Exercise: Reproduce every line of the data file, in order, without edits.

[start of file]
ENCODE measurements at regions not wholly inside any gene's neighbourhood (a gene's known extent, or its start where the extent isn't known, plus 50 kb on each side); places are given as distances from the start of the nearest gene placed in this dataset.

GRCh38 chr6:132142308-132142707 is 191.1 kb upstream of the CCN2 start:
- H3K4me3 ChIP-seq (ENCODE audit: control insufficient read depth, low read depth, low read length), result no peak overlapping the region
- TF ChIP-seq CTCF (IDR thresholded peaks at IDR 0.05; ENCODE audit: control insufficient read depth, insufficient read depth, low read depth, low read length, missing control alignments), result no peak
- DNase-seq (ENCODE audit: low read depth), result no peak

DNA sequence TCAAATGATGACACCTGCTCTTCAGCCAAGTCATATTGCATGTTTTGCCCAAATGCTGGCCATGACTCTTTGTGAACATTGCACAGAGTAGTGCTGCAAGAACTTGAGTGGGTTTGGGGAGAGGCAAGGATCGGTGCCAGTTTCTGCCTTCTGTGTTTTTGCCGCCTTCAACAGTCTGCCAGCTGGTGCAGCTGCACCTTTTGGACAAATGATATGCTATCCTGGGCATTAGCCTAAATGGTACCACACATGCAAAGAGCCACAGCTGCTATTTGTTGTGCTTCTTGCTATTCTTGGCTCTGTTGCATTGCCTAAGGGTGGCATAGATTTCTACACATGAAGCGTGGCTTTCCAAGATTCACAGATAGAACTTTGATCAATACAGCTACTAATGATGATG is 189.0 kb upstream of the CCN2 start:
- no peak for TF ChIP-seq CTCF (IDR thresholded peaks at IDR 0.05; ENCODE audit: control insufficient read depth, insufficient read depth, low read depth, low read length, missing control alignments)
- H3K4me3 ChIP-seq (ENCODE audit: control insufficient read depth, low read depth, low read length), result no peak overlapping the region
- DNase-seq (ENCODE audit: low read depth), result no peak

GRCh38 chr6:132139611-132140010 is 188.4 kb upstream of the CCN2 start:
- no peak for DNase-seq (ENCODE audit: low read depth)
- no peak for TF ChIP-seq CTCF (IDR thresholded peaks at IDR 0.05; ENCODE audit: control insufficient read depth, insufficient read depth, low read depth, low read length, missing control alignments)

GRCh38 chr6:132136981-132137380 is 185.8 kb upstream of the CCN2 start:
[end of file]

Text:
ENCODE measurements at regions not wholly inside any gene's neighbourhood (a gene's known extent, or its start where the extent isn't known, plus 50 kb on each side); places are given as distances from the start of the nearest gene placed in this dataset.

GRCh38 chr6:132142308-132142707 is 191.1 kb upstream of the CCN2 start:
- H3K4me3 ChIP-seq (ENCODE audit: control insufficient read depth, low read depth, low read length), result no peak overlapping the region
- TF ChIP-seq CTCF (IDR thresholded peaks at IDR 0.05; ENCODE audit: control insufficient read depth, insufficient read depth, low read depth, low read length, missing control alignments), result no peak
- DNase-seq (ENCODE audit: low read depth), result no peak

DNA sequence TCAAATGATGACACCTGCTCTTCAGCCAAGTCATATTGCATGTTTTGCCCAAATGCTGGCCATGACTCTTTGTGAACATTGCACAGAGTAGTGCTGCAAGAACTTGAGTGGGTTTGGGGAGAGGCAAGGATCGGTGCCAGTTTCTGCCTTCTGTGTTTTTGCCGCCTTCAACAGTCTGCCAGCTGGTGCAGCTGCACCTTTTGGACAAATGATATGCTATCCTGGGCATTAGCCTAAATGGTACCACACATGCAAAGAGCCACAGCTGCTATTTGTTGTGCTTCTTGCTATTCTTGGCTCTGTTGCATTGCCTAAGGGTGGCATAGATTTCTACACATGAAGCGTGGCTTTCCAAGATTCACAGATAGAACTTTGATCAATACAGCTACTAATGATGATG is 189.0 kb upstream of the CCN2 start:
- no peak for TF ChIP-seq CTCF (IDR thresholded peaks at IDR 0.05; ENCODE audit: control insufficient read depth, insufficient read depth, low read depth, low read length, missing control alignments)
- H3K4me3 ChIP-seq (ENCODE audit: control insufficient read depth, low read depth, low read length), result no peak overlapping the region
- DNase-seq (ENCODE audit: low read depth), result no peak

GRCh38 chr6:132139611-132140010 is 188.4 kb upstream of the CCN2 start:
- no peak for DNase-seq (ENCODE audit: low read depth)
- no peak for TF ChIP-seq CTCF (IDR thresholded peaks at IDR 0.05; ENCODE audit: control insufficient read depth, insufficient read depth, low read depth, low read length, missing control alignments)

GRCh38 chr6:132136981-132137380 is 185.8 kb upstream of the CCN2 start: